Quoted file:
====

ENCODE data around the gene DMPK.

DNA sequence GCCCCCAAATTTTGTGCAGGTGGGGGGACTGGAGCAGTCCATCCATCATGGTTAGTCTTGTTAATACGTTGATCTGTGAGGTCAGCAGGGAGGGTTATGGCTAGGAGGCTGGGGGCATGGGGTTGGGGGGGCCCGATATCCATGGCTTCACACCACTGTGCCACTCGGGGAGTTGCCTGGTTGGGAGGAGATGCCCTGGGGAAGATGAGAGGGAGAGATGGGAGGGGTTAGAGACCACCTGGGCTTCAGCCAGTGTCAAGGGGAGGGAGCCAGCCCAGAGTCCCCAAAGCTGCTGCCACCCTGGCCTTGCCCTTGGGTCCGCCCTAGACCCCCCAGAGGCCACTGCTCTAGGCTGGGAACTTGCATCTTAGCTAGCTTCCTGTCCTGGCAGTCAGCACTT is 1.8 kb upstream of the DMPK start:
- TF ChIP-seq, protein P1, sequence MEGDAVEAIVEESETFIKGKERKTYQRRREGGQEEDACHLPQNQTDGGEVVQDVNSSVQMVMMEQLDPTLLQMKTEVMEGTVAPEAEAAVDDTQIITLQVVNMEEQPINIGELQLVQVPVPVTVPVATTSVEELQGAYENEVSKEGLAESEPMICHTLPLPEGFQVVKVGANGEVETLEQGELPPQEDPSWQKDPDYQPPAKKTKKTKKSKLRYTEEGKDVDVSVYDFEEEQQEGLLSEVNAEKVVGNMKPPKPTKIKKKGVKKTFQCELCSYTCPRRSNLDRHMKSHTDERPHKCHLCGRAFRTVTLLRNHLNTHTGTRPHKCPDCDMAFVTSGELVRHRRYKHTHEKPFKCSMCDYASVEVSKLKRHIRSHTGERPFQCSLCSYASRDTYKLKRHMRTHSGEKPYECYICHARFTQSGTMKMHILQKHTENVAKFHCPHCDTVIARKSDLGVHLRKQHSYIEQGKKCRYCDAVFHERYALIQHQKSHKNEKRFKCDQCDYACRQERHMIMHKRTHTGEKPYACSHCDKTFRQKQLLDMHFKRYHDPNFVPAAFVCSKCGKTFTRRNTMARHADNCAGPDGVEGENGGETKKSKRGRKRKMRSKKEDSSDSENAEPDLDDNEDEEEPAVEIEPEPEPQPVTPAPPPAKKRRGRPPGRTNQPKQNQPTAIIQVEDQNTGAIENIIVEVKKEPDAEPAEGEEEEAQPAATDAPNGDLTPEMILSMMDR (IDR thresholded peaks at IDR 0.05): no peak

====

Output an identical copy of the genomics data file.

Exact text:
ENCODE data around the gene DMPK.

DNA sequence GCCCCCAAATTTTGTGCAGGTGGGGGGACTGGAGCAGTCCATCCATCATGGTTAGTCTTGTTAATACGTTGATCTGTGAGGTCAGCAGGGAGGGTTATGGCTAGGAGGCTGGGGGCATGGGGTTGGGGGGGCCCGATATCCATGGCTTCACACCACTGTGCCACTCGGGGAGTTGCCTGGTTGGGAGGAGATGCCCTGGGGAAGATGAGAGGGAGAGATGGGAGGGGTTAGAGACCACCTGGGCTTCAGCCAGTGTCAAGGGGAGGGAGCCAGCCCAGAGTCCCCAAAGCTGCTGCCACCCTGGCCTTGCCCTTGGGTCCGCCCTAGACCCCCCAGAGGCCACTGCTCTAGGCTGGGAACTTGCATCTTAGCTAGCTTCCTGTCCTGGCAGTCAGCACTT is 1.8 kb upstream of the DMPK start:
- TF ChIP-seq, protein P1, sequence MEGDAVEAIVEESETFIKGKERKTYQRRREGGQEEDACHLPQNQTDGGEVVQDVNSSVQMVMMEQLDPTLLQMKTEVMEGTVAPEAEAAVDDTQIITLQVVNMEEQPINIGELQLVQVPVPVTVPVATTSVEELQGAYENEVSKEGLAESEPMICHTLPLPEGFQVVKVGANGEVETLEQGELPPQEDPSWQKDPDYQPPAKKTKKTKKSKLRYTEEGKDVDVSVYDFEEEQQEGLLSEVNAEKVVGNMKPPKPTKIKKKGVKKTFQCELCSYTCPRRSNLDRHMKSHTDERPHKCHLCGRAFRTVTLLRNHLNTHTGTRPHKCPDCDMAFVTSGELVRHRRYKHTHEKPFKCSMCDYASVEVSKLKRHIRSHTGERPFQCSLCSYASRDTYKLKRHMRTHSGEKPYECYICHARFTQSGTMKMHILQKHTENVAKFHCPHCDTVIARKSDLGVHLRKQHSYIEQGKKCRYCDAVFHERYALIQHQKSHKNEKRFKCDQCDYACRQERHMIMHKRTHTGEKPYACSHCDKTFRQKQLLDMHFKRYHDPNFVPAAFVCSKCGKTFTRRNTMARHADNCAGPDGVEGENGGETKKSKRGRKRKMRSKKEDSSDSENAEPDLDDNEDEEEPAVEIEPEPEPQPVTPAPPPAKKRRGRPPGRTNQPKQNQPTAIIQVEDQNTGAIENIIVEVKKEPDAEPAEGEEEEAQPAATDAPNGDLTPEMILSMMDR (IDR thresholded peaks at IDR 0.05): no peak